Fig. 16. The base cannot be definitely calculated, and can best be proportioned by judgment. It must not distort, twist, or spring in any way to throw the shafts out of line. The area in contact with the foundation upon which it rests must be ample to carry the weight of the whole machine with a low unit pressure. Although the form shown is perfectly practicable to cast and machine, and is simple and rigid, yet it is questionable if a bolted-up construction, say of four pieces, might not be equally rigid and yet involve greater facility of production in both the foundry and machine shop on account of the reduced sizes of parts to be handled. This is a question which depends on the equipment and methods of the individual shop, and is an illustration of the practical control of design by manufacturing conditions.
Machine Shop, Armour Institute of Technology.
The brake-strap bracket and foot lever, also shown in this figure, are examples of machine parts which are quite definitely loaded, and the designing of which is a simple matter. Further discussion of their design is not made, the student being given opportunity for some original thought in determining the forces and moments that control their design.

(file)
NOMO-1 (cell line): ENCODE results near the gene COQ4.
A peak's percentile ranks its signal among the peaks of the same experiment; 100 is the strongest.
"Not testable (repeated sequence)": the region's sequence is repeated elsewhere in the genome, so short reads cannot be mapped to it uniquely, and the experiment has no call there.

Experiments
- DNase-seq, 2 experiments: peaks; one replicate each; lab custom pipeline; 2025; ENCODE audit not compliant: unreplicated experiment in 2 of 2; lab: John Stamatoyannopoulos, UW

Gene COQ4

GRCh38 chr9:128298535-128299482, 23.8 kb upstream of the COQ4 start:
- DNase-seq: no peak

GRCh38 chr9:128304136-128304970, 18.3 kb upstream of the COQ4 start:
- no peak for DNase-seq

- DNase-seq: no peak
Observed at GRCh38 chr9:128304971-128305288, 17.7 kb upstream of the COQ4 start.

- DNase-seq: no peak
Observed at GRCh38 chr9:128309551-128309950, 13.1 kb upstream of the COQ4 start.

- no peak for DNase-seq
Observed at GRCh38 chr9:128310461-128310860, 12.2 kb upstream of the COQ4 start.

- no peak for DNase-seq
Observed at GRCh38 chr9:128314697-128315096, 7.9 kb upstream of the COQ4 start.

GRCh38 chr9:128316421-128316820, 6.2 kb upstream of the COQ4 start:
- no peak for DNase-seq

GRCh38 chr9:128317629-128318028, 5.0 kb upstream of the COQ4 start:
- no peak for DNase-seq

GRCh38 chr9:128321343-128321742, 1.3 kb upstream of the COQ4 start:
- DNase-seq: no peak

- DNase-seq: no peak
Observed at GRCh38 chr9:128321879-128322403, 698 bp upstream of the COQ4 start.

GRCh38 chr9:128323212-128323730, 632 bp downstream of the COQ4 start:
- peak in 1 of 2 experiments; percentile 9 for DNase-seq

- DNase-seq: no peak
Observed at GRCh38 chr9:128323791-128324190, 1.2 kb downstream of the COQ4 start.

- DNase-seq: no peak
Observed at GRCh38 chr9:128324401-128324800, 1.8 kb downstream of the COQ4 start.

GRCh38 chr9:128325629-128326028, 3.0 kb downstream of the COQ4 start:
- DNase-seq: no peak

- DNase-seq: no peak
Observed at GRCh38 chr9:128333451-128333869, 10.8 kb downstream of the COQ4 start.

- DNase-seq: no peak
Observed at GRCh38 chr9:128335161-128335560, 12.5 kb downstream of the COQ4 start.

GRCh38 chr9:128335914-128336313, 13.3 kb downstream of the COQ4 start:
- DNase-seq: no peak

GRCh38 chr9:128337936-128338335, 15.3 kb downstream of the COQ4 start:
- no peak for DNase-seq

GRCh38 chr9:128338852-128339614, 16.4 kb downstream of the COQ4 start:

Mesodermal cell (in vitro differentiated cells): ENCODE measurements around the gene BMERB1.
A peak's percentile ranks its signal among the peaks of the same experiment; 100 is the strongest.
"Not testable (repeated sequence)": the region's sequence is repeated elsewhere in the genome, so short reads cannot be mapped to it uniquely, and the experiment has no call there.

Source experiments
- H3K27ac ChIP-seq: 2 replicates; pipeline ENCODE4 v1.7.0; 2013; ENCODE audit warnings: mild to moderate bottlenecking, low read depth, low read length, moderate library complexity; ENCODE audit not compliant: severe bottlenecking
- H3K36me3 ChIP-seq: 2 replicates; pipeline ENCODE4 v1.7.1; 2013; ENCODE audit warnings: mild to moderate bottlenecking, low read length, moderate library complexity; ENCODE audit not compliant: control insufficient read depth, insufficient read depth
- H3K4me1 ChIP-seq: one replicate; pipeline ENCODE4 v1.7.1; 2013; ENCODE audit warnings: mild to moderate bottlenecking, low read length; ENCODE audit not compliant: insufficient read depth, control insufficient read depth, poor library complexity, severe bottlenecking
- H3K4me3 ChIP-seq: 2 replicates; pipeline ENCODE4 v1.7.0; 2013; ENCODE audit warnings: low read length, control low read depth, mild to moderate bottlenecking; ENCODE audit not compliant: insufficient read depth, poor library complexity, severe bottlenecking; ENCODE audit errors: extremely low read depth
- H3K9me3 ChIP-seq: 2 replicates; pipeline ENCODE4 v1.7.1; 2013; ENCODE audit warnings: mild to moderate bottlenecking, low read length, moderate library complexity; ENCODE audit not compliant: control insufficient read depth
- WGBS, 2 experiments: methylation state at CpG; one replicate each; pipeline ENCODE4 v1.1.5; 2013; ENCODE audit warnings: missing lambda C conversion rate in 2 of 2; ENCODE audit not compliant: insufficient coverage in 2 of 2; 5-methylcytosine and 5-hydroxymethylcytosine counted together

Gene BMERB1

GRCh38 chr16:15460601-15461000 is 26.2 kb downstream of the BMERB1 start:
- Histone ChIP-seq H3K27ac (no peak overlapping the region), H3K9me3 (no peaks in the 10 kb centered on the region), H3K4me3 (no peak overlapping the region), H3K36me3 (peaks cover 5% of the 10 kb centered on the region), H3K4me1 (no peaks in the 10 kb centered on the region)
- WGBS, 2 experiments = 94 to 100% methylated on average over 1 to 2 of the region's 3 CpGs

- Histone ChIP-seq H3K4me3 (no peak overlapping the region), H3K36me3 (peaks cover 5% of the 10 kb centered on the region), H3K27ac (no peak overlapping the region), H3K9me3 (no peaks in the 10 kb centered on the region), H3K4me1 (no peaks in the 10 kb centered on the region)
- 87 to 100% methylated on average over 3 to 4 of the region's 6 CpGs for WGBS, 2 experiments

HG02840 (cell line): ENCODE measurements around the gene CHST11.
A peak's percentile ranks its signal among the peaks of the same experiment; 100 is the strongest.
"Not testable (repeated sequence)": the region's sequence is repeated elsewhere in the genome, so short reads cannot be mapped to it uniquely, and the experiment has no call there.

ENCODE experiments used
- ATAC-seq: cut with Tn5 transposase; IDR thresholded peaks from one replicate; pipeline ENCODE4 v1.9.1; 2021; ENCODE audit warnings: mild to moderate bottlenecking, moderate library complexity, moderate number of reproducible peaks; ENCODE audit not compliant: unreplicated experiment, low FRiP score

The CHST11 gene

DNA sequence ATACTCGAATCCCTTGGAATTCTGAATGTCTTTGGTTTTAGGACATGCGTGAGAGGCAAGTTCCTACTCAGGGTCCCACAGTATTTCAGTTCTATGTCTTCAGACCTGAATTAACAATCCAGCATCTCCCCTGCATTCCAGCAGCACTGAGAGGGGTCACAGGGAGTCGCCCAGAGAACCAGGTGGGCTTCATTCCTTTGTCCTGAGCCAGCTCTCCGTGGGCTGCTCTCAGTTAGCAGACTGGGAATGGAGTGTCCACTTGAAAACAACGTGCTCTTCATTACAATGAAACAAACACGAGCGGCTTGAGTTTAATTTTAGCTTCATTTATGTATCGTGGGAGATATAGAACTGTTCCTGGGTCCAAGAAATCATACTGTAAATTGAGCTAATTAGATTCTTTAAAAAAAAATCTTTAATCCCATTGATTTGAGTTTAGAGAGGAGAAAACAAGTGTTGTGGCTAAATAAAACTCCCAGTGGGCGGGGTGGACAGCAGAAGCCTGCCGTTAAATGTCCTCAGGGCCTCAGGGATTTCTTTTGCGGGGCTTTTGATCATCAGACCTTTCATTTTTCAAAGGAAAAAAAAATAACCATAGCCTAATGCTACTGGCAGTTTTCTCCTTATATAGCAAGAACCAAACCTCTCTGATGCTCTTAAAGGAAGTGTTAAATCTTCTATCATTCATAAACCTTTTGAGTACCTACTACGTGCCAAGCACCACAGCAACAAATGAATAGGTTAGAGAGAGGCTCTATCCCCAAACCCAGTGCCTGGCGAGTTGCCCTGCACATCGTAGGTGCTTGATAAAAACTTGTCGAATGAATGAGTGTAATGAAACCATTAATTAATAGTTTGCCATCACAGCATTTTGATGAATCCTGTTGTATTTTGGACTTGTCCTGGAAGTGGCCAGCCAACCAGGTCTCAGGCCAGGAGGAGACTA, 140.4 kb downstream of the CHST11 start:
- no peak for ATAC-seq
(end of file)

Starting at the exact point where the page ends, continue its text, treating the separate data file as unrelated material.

In exposed machin-ery of this character it is desirable to cover over the gears with a guard to prevent anything accidentally dropping between the teeth and perhaps wrecking the whole machine. This guard is not shown, as it involves little of an engineering nature to interest the student. It could readily be made of sheet metal or light boiler plate, bent to follow the contour of the gears and fastened to the top flange of the main bracket.
If the brake be not automatically supported at its top it will lie with considerable pressure, due to its own weight, on the brake surface when it is supposed to be free from it, and by the friction thereby created will produce a heavy drag and waste of power. A spring connection fastened to an overhead beam is a simple way of accomplishing the desired result. A flat supporting strap carried out from the gear guard, having some degree of spring in it, is a neater method of solving the problem. The spring should be just strong enough to counterbalance the weight of the strap and yet not resist to an appreciable degree the force applied to throw the brake on.